10News Examines How Stimulus Funds Are Used In San Diego
Nearly $2B Awarded To Local Groups To Create Or Save Jobs
Last Updated: 1031 days ago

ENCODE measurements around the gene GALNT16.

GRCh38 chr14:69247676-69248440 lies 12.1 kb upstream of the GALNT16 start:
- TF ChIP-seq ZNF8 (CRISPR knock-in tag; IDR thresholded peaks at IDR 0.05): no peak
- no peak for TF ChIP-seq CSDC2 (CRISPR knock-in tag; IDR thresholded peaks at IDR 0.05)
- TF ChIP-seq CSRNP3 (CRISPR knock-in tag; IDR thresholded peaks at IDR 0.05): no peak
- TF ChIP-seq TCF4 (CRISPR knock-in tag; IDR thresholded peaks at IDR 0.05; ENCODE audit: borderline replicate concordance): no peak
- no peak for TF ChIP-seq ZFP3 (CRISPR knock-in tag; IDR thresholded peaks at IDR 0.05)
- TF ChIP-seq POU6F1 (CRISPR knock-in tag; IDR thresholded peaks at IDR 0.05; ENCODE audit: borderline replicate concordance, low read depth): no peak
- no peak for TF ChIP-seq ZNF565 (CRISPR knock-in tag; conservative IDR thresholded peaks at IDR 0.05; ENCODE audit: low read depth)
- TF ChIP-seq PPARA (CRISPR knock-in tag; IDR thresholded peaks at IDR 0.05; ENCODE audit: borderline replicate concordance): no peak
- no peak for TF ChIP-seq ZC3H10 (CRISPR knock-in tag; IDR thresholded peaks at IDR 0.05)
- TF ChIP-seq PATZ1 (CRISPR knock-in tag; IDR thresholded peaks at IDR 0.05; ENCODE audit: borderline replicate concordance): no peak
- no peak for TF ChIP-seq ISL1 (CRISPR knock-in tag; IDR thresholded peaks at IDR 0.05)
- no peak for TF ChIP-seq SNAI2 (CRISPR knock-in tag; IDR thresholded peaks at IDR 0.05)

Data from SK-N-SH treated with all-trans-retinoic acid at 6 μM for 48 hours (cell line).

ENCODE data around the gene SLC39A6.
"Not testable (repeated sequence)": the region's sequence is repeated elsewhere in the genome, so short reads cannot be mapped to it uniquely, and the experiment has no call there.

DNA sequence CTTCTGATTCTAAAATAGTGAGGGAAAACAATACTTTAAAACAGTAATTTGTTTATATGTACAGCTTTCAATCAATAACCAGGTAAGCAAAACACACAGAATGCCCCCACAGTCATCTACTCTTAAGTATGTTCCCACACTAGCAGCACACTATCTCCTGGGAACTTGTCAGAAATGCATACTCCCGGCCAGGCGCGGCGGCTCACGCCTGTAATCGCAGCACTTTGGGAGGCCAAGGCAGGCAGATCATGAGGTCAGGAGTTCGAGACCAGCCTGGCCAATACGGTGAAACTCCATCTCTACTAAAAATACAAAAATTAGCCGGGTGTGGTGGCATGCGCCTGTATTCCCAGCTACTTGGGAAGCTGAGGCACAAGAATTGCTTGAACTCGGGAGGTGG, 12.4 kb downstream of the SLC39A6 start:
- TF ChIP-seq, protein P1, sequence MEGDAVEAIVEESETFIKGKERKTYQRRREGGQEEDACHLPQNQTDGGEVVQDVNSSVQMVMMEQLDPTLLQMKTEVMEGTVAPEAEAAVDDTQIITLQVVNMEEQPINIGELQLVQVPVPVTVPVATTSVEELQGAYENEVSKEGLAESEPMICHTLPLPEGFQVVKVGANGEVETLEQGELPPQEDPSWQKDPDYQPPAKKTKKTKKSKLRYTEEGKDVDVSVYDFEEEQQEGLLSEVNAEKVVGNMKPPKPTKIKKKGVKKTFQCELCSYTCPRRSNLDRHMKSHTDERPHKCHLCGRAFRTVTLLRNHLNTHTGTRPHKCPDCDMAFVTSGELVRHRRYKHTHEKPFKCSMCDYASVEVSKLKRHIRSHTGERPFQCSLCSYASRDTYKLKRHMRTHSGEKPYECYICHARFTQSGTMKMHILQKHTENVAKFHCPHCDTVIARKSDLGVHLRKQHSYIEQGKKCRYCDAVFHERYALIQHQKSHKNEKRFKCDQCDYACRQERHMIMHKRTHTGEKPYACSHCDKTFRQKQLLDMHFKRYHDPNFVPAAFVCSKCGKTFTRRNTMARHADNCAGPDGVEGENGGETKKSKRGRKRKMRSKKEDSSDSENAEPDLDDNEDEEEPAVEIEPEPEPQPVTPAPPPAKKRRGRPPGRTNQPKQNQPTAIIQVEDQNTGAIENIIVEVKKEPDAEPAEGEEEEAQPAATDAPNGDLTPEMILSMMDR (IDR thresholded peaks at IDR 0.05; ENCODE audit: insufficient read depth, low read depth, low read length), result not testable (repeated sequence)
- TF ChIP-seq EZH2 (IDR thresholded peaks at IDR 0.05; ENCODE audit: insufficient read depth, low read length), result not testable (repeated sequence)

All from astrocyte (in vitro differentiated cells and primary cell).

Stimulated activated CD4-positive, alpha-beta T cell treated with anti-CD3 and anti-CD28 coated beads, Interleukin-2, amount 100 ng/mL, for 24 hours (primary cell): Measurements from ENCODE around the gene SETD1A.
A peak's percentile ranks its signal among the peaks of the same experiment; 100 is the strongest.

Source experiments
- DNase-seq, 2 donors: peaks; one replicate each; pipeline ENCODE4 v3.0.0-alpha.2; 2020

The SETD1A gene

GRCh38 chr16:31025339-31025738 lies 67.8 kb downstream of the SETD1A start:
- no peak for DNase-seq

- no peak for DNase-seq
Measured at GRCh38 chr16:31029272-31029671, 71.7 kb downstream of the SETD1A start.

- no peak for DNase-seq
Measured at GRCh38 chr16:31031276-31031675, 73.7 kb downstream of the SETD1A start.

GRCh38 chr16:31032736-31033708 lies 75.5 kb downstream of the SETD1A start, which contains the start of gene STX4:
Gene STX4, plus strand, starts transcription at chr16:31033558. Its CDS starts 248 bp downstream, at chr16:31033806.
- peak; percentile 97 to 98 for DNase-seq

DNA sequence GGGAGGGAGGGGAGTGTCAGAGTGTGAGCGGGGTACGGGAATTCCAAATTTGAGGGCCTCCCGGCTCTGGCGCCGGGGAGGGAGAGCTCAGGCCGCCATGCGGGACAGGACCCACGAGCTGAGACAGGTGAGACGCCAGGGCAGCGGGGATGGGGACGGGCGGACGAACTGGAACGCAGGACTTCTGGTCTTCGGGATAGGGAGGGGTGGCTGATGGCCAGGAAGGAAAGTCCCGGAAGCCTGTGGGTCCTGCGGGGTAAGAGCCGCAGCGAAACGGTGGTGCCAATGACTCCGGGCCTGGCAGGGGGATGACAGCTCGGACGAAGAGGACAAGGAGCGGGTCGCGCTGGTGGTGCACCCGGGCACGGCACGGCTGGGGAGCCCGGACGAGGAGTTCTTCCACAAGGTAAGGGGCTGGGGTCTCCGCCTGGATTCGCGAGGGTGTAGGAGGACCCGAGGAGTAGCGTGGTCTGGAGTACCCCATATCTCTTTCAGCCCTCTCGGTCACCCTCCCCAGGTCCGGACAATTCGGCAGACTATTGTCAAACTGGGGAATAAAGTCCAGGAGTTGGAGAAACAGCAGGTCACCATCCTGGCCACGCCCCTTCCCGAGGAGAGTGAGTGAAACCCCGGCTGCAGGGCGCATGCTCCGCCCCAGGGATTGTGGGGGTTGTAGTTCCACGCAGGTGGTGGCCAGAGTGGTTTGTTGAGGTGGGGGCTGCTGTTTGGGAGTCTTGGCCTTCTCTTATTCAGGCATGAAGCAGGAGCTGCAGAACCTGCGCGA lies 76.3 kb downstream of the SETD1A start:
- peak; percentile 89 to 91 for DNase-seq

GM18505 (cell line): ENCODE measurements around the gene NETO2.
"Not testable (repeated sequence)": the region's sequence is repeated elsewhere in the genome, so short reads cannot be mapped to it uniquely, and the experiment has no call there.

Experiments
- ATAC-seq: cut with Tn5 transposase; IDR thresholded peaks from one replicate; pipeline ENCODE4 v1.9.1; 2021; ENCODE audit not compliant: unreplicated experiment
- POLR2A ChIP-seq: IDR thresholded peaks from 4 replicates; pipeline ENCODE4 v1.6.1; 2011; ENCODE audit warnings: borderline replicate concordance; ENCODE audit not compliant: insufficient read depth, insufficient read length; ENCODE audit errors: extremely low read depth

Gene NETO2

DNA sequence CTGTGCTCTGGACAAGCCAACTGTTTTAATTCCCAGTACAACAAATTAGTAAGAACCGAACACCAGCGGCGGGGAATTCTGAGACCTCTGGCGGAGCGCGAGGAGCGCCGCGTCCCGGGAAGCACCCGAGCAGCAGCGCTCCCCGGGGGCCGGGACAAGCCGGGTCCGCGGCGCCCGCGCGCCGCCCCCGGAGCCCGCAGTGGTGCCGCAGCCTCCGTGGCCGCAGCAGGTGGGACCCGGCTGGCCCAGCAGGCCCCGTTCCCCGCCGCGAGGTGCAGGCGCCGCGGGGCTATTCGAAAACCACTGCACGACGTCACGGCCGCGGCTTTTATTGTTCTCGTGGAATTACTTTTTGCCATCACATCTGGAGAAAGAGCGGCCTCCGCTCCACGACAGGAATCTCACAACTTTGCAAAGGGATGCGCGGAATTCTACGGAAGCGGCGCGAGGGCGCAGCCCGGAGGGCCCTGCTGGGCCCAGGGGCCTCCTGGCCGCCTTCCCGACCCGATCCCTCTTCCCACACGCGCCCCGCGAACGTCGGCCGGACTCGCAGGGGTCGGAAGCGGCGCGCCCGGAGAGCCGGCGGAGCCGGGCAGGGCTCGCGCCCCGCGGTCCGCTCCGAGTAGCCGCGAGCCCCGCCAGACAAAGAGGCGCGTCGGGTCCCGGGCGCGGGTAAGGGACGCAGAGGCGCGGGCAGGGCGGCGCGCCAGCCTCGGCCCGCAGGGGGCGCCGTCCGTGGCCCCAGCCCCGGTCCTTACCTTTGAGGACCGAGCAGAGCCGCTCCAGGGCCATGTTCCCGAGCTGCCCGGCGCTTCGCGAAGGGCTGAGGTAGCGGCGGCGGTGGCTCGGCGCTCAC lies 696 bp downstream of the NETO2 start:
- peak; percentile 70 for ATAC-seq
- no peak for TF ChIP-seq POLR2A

To date, the state of California has received $22 billion via the federal government's stimulus program -- more than any other state.In San Diego County, $1.5 billion in federal grants has been awarded to local groups in order to create or save jobs.Intended to spark job creation, taxpayers are spending $9.1 million on a new military child development center at Liberty Station in Point Loma.Among the construction workers reporting daily to the site is Eduardo Valdes, a quality control manager.Im relieved because I have a job, he said.Job creation or retention is the stated intention of the American Recovery and Reinvestment Act, or ARRA. Marc Penick, CEO of TB Penick & Sons, which was awarded the contract for the center, said good paying jobs have resulted.I predict about 350 to 400 jobs overall on this project," he said.The child development center is one of two ARRA projects the Carmel Mountain construction company has been awarded.Penick said the government-sponsored projects are making up for a drop in non-public construction.Construction unemployment is at about 20 percent nationally, probably bordering on 25 percent in California, he said.Several local construction companies are benefiting from the ARRA money, including HRD Architecture. It received $6.5 million for a hospital on Camp Pendleton, and the company reported that 23 jobs have been created just for the project, with 37 more expected.Ramona-based RA Burch Construction was awarded $12 million for military renovation. It reported 85 jobs created as a result.In downtown San Diego, St. Vincent de Paul received $6.6 million for a child development center and affordable housing. It reported to 10News that the project is creating 365 construction jobs and, eventually, 17 permanent positions.In Chula Vista, the Institute for Public Strategies obtained a $2.8 million grant for social services, stating 14 jobs were created.While the cost of the ARRA Act is steep for taxpayers, Penick believes it will pay off.I think building public infrastructure is an investment in the future, said Penick, whose company was around during the Great Depression and did some public projects then as well.One benefit to taxpayers of making the investments right now, he believes, is that costs are down."The same building you were building in 2007 or 2008 will cost you 20 percent less here in 2010 because prices are down for materials, labor, equipment so it's a pretty good bargain," he said.The state reports that overall, 70,000 jobs have been saved or created by ARRA money, which is a fraction of the 2.2 million Californians who are out of work.The state has an office dedicated to watching the recovery funds spent in California. Its estimated that 7 percent to 10 percent will be lost to fraud, waste or abuse.See where stimulus funding is going in San Diego County by clicking here.